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September 2012  The future of FTP for website updates
Ordinary FTP has been a basic protocol for updating files on servers since before websites existed. Better protocols have existed for years, so why is it still in use?

The answer is that FTP has been replaced pretty much everywhere except for website updates. Professional programmers now use much safer and secure encrypted protocols such as ssh or scp, or avoid such simple minded processes as "file update" completely by using inter-machine version control systems such as git or mercurial.

Website updates are kept in the dark ages because non-programmers who design websites use the FTP mechanism built into their webdesign tools (such as Dreamweaver) or web browsers.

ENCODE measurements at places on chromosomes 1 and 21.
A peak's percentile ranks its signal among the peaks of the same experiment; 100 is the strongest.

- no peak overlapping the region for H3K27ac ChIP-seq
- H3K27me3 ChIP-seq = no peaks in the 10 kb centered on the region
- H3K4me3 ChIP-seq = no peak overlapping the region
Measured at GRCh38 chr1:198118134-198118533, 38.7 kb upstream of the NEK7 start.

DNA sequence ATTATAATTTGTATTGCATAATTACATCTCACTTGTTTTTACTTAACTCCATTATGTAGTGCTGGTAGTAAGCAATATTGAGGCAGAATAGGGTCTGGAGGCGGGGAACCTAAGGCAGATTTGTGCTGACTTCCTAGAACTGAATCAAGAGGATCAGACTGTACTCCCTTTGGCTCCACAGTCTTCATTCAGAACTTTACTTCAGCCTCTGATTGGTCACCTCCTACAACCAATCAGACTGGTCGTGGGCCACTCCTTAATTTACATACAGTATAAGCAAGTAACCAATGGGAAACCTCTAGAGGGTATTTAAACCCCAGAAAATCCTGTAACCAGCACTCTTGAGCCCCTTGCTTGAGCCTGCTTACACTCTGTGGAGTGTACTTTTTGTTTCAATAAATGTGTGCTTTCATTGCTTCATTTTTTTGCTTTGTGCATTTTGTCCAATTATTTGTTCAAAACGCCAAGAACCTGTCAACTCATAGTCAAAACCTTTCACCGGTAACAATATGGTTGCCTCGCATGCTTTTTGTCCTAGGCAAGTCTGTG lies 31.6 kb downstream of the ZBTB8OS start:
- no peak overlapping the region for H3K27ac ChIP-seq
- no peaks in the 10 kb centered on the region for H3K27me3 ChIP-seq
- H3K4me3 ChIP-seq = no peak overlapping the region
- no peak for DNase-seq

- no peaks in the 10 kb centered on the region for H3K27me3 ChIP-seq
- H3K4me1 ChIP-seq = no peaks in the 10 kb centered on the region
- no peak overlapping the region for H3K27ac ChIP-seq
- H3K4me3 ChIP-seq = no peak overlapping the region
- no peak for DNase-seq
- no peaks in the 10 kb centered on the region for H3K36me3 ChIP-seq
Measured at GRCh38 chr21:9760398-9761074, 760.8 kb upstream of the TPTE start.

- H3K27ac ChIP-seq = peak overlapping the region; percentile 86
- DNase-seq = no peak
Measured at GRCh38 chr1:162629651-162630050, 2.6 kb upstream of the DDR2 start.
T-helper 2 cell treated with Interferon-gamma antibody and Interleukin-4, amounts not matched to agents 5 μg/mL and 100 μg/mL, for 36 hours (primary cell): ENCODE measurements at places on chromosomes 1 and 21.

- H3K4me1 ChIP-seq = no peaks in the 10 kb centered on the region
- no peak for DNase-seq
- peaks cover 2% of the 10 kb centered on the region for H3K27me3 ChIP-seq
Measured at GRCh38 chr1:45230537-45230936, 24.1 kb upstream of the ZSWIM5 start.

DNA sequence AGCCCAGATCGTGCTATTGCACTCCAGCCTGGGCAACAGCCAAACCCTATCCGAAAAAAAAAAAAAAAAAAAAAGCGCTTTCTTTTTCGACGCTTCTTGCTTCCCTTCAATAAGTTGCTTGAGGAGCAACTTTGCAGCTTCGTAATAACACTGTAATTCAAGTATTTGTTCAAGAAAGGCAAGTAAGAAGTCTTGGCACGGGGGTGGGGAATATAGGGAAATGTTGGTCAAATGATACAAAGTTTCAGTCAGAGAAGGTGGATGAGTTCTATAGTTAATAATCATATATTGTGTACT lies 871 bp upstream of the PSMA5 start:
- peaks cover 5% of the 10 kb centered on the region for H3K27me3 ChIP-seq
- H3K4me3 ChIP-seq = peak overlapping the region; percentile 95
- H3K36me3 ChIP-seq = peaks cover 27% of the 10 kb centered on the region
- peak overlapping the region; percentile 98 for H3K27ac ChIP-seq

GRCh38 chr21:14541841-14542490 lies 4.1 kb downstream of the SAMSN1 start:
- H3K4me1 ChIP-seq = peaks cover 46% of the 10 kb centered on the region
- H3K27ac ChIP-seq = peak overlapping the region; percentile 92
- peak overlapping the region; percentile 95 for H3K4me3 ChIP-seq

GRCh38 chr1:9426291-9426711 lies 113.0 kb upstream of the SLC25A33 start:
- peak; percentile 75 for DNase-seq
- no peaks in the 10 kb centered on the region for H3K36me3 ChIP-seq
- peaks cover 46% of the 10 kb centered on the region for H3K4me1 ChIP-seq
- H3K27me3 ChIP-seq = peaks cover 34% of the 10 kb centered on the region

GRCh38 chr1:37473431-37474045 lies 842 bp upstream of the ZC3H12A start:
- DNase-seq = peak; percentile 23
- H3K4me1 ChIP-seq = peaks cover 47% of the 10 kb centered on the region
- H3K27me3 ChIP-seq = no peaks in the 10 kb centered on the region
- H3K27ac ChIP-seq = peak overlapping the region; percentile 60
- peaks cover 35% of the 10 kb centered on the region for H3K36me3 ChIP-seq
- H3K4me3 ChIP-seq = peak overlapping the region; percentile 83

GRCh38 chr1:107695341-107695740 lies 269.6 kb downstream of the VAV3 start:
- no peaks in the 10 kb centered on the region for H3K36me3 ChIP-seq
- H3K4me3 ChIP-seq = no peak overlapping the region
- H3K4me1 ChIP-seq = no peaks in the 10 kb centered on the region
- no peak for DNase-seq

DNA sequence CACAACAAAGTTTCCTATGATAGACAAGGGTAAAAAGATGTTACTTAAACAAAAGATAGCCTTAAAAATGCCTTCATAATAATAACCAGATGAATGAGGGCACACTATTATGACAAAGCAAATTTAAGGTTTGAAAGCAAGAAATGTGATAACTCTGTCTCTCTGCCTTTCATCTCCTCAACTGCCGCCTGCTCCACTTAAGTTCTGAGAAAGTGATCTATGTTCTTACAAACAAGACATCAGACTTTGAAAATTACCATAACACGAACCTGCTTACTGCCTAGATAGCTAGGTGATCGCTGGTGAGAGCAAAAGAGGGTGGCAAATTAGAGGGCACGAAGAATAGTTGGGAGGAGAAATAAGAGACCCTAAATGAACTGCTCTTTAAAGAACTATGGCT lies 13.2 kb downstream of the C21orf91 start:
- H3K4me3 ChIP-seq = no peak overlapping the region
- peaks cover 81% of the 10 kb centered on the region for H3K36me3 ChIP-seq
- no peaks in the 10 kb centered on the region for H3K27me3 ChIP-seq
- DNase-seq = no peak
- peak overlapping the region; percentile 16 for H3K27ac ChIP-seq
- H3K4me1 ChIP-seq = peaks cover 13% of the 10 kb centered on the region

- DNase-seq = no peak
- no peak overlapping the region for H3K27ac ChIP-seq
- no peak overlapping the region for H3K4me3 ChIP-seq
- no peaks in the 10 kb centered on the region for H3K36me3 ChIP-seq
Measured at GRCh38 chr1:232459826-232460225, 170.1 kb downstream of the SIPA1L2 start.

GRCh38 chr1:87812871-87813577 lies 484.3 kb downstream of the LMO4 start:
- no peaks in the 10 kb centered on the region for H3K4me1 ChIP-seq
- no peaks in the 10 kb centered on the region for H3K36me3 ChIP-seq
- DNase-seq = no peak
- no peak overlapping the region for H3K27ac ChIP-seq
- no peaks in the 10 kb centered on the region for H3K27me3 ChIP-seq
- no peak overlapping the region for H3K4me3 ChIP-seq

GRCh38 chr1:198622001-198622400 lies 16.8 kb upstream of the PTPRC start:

So website hosting companies have to continue to support FTP for those non-technical users. However, there is a ray of light: Heart Internet have added "timeouts" to their FTP access: restricting it to a fixed number of days or a particular list of IPv4 addresses indefinitely. This adds some security, and hopefully will be the start of a trend to wean users away from FTP eventually.[However, it has to be said that the IP address limitation is a pain to use. But then, if using FTP continued to be easy, it will never get replaced.]